Manchester attack victim Martyn Hett would have been “at the front with some obscure sign” say friends who travelled to Radio 1’s Big Weekend to celebrate his life.
He was among the 22 people killed by a suicide bomber who targeted Ariana Grande’s gig at Manchester Arena six days ago.
Jamie Lister, 22, nearly didn’t come to the festival in Hull.
But he and his mates decided to make the trip in tribute to their friend.
“I bought these tickets a few months ago so I’ve come to have fun, have a day off work, get away from everything,” he tells Newsbeat.
“But I’ve also come to remember those that we lost in Manchester, especially one of our friends Martyn Hett. He went to the concert in Manchester and sadly didn’t make it out.”
“I wanted to use it as a reason to come and celebrate – and to feel liberated for people who weren’t that lucky.
“So it’s about coming together and enjoying the music.”
There was a minute’s silence at 3pm across the grounds of Burton Constable Hall, where Big Weekend is taking place in the East Riding of Yorkshire.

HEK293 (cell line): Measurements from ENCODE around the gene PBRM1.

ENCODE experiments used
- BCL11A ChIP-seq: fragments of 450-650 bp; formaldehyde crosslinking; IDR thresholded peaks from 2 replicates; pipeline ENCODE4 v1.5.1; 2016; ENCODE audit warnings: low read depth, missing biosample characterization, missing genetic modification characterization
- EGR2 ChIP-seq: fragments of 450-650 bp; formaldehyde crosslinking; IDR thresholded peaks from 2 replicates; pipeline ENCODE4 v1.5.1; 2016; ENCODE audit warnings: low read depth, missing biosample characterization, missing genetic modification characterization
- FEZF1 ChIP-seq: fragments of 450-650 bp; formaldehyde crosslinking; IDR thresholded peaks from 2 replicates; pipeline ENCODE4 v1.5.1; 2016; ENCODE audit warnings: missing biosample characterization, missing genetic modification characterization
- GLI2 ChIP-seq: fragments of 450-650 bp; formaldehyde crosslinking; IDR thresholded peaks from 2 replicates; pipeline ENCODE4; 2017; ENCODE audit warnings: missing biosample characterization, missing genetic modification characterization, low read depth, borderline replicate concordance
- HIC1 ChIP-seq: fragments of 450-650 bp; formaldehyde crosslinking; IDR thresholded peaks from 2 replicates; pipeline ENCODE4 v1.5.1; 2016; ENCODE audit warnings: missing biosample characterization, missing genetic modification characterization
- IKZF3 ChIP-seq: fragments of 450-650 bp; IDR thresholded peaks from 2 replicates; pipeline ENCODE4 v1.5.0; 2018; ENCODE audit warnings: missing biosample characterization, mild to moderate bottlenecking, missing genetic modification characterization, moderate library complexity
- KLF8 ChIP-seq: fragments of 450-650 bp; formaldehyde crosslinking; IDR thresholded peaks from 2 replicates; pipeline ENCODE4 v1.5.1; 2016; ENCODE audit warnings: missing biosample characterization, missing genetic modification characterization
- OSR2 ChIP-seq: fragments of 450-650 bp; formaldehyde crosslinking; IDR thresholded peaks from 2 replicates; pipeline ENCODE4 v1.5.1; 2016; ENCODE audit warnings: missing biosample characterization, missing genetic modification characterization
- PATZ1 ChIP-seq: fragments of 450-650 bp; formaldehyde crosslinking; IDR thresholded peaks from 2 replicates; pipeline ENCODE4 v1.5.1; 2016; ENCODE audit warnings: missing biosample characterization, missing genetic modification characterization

Around 25,000 people at three stages fell silent.
And many acts have dedicated songs to those who died.
“Something that has especially helped is that nearly every act has mentioned Manchester.
“It’s been about being in the moment with the music.”
He tells us what Martyn would have been excited about seeing this weekend.
“Martyn was massive on pop culture – it was in his blood. Anything camp, anything pop.
“He had a massive love for off the radar artists like Michelle McManus. He followed her up and down the country.
“Martyn would have been here for the more gay icons, like Lana [Del Rey], Lorde, Katy Perry. He’d have been at the front with some obscure sign, probably.
“Music like that was his escape… but actually it was part of his everyday life. That made it more special.
“Seeing Lana with people around me, it just felt really special.”
Thousands expected at Heaton Moor Park vigil
On Sunday Jamie is heading to a vigil for Martyn being held in Heaton Park, Manchester, at 7pm. It’s normally home to massive gigs by the likes of Oasis and the Stone Roses.
“We’re asking anyone who knew him, anyone who followed him online, anyone who enjoyed Martyn’s existence, to come down.
“We wouldn’t want to have to deal with his passing in a way that was sad.
“We want something uplifting and fun and something comical because that’s what he was about.
“We’re going to light up Heaton Moor Park and see what happens.”
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